A Brief Bio
Optics has been an obsession with me since I was 13, when a diagram of a telescope in a science book caught my attention. Like so many back then I bought a mirror making kit and a book and went to work. After some frustrations I was able to produce a six inch reflecting telescope the next year (1962) and won First Prize at the science fair. A judge at the science fair took an interest in me and offered to drive me to the local astronomy club every month where I got to know some exceptional people, many of whom I still see. I was off and running. After high school I secured a position at Itek Laboratories and found my way into the Large Optics Department where I made flats and paraboloids and worked on surfaces up to 60 inches.
After military discharge I continued in the optics and emerging laser industries working as an optical technician in early laser construction and holography experiments. The company I was with dissolved in 1970 and I began college part time at Central Connecticut State College while working at another experimental laser development firm I had been invited to join. They asked me work part time while I was attending Central Connecticut State College to develop experimental optical fabrication techniques for new optical media. The work was fascinating and included making and setting-up optical test apparatus as well as developing new and better fabrication techniques for making pure copper mirrors and gallium arsinide transmission windows for early infrared lasers. But the fun didn't last. In the mid 70s recession, they folded - back to school. The little burst of science funding of the 60s and the rise of start-up companies was over.
After college in 1975 I left the optical technical industry. Science was down and in the heady late 70s and 80s the lure of business was the rage and seemed exciting. I spent 22 years as a commercial real estate appraiser and analyst, eventually operating my own company. But I never forgot telescopes. Telescopes and optics still entered my thoughts. In the late 80s I was back making and optics again and produced optics for my own use and the use of friends. Now that I had a few bucks I went mad making everything I always wanted to make. And now I had computers! Wonderful calculating machines. One could calculate anything. Optics was more fun than ever.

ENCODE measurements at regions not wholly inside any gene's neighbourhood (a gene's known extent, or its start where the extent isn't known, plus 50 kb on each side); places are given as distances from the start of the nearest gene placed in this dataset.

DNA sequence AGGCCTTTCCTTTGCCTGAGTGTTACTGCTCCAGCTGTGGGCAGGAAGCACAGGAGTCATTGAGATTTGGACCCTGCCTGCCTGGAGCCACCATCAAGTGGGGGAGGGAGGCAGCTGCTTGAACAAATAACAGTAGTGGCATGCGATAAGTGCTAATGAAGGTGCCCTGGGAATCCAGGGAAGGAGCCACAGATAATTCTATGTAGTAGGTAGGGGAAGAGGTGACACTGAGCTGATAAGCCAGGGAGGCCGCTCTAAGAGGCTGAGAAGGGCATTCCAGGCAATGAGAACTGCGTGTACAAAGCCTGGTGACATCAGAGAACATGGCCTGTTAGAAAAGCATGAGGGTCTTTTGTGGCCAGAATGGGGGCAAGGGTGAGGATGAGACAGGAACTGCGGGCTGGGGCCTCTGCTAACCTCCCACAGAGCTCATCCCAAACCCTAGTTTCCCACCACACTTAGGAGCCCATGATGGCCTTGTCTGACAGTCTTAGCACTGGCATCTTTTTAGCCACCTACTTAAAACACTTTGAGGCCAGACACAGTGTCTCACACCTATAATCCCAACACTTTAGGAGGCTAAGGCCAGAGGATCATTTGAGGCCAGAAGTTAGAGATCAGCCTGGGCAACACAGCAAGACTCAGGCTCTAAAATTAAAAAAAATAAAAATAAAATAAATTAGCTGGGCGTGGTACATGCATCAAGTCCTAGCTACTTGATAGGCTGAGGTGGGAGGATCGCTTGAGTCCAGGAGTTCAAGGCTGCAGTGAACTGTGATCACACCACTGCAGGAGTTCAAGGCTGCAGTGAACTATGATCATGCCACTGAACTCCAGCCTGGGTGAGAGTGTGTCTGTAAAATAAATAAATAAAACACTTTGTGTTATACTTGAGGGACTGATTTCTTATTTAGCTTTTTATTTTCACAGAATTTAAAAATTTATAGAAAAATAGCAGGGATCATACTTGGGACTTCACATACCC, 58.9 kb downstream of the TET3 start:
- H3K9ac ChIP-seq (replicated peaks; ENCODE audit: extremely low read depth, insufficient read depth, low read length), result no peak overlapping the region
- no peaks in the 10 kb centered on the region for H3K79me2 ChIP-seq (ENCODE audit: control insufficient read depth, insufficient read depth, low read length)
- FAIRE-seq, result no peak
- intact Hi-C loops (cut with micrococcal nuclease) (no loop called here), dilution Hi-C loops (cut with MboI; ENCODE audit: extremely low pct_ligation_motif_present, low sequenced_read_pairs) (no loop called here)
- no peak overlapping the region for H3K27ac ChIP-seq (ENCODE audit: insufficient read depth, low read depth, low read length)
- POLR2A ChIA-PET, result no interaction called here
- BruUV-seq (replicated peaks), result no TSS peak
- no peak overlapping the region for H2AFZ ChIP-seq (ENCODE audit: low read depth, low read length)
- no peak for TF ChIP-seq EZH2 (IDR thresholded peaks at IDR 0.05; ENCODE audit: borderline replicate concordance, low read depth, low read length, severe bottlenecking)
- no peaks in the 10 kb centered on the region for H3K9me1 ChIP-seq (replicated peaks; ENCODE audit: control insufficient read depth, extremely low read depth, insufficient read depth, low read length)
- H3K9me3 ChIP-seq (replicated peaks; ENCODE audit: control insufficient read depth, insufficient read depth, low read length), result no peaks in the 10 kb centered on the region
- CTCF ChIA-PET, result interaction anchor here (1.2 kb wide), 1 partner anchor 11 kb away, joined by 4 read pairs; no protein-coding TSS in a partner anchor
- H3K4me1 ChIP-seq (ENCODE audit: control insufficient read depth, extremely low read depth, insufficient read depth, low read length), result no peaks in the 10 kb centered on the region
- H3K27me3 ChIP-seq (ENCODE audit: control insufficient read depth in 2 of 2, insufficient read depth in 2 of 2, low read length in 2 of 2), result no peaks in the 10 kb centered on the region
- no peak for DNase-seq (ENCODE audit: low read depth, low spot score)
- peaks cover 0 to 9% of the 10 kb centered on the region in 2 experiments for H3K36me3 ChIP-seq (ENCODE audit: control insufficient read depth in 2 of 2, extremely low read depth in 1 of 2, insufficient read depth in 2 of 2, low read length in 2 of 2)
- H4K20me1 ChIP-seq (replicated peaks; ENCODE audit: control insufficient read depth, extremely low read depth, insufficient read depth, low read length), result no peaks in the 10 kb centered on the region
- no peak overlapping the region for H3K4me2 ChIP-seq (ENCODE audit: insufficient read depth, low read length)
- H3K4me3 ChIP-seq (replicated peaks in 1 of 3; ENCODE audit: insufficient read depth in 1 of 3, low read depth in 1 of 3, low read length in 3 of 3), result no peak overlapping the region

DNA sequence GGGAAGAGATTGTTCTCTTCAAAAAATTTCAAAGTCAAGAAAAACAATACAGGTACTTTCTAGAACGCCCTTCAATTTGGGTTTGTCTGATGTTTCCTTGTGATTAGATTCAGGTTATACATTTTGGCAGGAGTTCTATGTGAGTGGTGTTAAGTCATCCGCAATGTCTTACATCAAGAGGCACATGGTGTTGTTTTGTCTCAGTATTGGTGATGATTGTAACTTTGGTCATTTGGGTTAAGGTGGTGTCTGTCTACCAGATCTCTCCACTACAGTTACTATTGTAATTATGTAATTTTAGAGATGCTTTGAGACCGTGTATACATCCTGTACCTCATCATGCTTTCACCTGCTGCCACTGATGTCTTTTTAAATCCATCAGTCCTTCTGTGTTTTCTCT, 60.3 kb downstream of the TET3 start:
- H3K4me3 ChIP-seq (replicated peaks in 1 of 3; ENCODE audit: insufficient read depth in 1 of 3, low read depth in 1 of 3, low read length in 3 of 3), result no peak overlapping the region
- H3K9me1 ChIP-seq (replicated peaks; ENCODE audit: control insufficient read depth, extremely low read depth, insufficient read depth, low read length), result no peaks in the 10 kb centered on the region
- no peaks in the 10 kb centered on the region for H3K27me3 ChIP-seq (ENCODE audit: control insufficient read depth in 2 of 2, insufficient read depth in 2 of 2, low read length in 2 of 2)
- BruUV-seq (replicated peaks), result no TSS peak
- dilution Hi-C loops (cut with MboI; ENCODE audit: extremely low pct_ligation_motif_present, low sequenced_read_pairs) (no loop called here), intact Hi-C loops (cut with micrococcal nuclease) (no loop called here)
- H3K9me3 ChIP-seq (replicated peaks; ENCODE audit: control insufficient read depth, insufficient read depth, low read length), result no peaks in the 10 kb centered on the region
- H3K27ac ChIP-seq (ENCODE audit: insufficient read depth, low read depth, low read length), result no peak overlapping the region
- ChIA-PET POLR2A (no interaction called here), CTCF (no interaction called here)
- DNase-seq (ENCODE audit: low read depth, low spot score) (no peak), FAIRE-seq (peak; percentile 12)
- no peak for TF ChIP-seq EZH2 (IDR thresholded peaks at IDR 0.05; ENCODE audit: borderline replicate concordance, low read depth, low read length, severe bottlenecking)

When I first got back into telescope making and astronomy I was flatly told that no one made telescopes anymore. Inexpensive, high quality optics were available. I was wasting my time. I was just a bit old fashioned. I looked through some of these telescopes. I said nothing, just smiled and continued building telescopes and making optics. I designed and built Newtonians, compound reflectors and refractors. And people were surprised at the image quality. These telescopes actually showed fine planetary detail and resolved stars to the core in M13. Doubles were beautiful at high magnification. In 1992 I won first prize in optics at Stellafane with an objective for a 6" f/15 refractor.